Cloud computing is a term that means a lot of different things to a lot of people. The fact of the matter is that it’s really not that difficult. Most of us use cloud computing in our daily, consumer lives. So, why should the business world be any different? The answer is it shouldn’t.
What is cloud computing?
The dictionary definition of cloud computing is: “the practice of using remote servers on the internet to store, manage and process data, rather than a local server or a personal computer”.
Picture where you store your data and applications today. Now, take that and picture it on a huge scale, all connected securely to the internet. When most people refer to “the cloud”, we are talking about technology hosted in a high security, state of the art data centre. So, there is no actual cloud. Cloud hosting is leaving the hosting to the professionals who know what they’re doing and either subscribing to a slice of it or paying for a private element all to yourself. A cloud server is a server hosted by the same professionals to run your own virtual estate for whichever cloud solution you desire. This could be anything from your Netflix account at home to where you save and store your business files like Dropbox or Microsoft Teams.
It could also be a private space for your company to run business critical services and invoke disaster recovery scenarios usually as a private cloud. Private clouds are data centre spaces that are owned by a single company, they provide more flexibility, availability and monitoring than the public cloud.
Why is cloud computing so important?
Cloud computing is the backbone for all cloud technology. Think of all of the services you use in your consumer life, Facebook, Amazon and Skype are all types of cloud technology. Ultimately, they all live across multiple data centres across the globe.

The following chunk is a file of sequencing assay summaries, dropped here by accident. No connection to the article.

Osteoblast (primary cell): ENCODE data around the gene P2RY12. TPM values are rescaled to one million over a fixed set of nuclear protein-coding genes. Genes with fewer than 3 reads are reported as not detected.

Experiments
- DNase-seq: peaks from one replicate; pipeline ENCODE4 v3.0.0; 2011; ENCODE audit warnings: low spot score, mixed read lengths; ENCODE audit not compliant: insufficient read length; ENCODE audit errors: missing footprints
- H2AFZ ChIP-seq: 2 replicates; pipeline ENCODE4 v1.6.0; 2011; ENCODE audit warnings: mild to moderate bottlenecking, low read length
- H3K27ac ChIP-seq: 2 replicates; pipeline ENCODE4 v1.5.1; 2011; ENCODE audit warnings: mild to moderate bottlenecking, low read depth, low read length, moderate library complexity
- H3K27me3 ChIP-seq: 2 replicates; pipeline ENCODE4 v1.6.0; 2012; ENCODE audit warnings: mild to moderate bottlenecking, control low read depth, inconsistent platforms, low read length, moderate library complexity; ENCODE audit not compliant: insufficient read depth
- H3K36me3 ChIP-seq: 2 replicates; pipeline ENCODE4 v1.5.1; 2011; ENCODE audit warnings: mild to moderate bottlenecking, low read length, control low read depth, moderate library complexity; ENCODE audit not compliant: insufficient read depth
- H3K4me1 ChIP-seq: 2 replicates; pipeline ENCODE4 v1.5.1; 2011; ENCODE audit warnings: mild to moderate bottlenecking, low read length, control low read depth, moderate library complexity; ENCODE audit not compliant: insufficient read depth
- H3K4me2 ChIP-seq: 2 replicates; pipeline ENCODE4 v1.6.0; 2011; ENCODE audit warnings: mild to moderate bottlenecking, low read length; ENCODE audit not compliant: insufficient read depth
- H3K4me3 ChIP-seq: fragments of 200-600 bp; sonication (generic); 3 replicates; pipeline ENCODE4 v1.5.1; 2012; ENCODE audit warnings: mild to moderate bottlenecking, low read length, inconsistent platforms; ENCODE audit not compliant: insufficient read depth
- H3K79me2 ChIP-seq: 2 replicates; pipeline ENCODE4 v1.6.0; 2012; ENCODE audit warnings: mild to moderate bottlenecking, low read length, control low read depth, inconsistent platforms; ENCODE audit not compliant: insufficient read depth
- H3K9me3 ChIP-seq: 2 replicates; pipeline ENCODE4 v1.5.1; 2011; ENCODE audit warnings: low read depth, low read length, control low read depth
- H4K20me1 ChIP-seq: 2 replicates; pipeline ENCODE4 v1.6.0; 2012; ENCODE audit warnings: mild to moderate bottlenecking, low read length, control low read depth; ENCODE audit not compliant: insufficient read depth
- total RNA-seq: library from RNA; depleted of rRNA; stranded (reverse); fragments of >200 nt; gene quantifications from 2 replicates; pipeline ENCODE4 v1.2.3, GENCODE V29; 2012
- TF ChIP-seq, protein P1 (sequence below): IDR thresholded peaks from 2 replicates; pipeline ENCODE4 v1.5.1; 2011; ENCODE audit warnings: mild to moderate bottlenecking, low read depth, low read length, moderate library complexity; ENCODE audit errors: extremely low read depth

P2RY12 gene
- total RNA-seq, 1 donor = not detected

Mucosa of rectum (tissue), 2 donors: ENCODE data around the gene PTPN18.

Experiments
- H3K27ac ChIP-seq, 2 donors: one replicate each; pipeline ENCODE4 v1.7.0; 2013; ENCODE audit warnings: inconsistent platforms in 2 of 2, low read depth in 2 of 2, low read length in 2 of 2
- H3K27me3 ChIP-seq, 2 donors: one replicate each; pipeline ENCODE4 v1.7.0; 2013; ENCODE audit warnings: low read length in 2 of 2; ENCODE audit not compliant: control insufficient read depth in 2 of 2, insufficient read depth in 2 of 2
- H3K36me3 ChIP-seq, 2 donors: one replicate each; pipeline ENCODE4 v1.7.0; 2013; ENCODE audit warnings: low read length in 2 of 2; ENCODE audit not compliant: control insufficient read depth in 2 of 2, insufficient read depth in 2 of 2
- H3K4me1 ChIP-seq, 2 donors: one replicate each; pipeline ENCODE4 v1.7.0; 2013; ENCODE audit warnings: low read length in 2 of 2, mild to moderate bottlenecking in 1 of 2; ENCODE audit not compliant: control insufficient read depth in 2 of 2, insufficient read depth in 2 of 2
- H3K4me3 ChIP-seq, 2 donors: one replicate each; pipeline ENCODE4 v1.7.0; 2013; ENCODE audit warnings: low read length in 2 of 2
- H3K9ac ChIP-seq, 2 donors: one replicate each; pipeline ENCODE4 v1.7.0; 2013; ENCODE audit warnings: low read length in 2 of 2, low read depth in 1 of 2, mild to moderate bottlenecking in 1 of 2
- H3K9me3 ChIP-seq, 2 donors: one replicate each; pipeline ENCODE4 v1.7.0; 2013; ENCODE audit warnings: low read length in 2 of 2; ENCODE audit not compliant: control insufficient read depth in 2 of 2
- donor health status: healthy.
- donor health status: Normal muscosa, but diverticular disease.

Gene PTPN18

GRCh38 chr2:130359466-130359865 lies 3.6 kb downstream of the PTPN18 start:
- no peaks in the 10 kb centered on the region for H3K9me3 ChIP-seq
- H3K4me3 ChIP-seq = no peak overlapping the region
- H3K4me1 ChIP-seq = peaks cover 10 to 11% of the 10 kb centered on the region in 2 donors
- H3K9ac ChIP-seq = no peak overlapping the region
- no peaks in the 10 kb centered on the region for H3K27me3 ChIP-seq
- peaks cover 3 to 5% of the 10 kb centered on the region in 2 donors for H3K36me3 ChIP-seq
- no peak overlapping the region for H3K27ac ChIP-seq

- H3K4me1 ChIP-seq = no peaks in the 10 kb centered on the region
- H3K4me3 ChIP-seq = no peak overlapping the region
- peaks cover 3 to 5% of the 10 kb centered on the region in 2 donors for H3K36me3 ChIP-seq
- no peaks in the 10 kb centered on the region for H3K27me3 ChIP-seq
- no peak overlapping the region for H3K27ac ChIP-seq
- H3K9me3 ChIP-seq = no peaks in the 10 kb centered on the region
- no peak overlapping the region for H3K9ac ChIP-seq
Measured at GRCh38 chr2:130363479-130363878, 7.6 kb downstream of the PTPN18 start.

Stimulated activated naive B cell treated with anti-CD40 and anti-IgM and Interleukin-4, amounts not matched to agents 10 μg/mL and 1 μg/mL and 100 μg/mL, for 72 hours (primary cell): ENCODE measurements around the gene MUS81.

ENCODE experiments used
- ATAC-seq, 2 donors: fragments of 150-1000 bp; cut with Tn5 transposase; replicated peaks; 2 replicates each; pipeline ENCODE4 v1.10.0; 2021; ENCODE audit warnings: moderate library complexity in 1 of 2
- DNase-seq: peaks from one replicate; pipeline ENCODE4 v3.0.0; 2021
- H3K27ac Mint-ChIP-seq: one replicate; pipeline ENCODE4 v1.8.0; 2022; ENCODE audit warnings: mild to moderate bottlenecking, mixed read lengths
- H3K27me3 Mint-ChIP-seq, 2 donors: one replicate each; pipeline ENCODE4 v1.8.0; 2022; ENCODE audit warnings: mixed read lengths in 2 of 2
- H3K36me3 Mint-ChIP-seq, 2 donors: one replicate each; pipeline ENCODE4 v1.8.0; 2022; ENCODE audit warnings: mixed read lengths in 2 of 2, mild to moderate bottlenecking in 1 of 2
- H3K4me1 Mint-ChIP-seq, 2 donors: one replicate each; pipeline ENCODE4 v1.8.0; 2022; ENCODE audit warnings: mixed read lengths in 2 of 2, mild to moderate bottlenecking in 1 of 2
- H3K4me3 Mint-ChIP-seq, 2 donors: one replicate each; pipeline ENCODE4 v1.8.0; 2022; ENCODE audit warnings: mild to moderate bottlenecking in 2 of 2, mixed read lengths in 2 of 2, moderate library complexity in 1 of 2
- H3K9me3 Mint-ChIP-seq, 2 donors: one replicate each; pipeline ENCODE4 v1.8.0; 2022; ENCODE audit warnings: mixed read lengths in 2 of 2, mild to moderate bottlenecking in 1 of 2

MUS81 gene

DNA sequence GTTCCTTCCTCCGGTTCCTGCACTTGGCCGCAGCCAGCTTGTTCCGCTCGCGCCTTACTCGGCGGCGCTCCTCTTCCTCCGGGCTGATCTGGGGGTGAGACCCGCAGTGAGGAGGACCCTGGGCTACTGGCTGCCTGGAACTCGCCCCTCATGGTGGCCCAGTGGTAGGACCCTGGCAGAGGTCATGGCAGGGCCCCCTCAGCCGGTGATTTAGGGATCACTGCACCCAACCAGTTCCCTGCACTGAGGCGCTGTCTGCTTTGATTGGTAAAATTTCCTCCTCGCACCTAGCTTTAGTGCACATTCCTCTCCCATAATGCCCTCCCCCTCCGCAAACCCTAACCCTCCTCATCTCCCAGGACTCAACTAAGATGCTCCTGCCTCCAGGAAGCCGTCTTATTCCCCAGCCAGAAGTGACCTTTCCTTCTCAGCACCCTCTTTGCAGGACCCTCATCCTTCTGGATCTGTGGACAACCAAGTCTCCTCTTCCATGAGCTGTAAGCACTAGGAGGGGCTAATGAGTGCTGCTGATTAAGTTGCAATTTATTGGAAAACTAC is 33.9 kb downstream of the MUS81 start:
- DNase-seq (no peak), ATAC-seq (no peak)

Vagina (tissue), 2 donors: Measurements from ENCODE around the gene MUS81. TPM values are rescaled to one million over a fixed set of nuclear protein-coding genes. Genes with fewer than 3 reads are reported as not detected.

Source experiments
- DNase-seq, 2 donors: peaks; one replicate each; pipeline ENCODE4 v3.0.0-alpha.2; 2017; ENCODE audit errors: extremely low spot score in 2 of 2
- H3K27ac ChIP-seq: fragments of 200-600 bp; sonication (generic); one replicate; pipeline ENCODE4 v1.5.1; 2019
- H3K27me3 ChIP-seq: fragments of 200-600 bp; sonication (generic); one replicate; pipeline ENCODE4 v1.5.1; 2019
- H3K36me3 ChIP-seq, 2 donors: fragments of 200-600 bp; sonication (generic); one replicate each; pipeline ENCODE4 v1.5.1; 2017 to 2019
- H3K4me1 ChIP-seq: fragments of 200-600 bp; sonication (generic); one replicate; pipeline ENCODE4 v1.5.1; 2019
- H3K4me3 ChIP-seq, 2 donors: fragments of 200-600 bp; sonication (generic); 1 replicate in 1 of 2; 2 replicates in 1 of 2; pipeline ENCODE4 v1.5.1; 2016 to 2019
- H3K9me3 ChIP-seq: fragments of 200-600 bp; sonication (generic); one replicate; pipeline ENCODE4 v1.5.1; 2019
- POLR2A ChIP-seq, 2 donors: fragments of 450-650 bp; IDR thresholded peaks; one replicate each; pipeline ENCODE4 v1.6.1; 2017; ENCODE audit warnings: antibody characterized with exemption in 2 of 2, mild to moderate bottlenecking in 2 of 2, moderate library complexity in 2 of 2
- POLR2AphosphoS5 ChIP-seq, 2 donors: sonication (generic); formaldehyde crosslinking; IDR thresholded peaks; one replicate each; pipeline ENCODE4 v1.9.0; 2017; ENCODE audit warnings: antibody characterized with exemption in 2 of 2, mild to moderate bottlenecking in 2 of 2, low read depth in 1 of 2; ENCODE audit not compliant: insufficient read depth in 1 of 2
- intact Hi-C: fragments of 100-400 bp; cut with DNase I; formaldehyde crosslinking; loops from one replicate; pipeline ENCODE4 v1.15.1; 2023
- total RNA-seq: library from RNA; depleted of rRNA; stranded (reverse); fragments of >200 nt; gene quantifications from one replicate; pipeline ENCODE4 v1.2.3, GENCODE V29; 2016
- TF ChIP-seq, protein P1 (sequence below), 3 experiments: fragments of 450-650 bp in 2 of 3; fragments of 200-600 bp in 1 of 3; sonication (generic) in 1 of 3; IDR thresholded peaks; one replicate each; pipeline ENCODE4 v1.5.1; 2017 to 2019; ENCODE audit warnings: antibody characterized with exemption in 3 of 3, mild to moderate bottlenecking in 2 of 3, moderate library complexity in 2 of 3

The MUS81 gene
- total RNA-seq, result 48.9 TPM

Translate this type of technology into the business world and we are looking at applications like Microsoft Office 365, Google App Engine and Slack.
If you audit the tools used in the top 10 companies in the world, you won’t find any on-premises storage, document or security servers anymore. The power of cloud computing is so vast that it has completely wiped out the need to host anything yourself. Therefore, it’s no surprise that in 2017, research found that 80% of companies are increasing cloud-managed services.
Benefits of cloud computing
The advantages of cloud computing are endless. They are impossible to fully document and will differ from company to company. What we regularly see if categories of benefits, like the ones laid out below.
- Flexibility: access and make changes to your cloud solution any time and anywhere. You don’t need to be in the office or the data centre.
- Disaster recovery: pre-built fail-over scenarios are implemented so that if there is a flood or power cut, you’re office business doesn’t suffer, it just follows your backup plan.
- Scalability: scales up or down as you grow and flex. There is no need for long term contracts for servers and hardware on site as you move to an “As-a-Service” mode.
- No maintenance: you are using the cloud services but you are not responsible for them. Your per month charges include all maintenance.
- Cost: over time, your ROI will become obvious. You find yourself never purchasing hardware again and only using what you consume.
- Collaboration: – adoption of the cloud opens the door to collaboration. From Unified Comms to complex integrations, productivity is just around the corner.
Different services available
Cloud computing services come in a variety of shapes and sizes.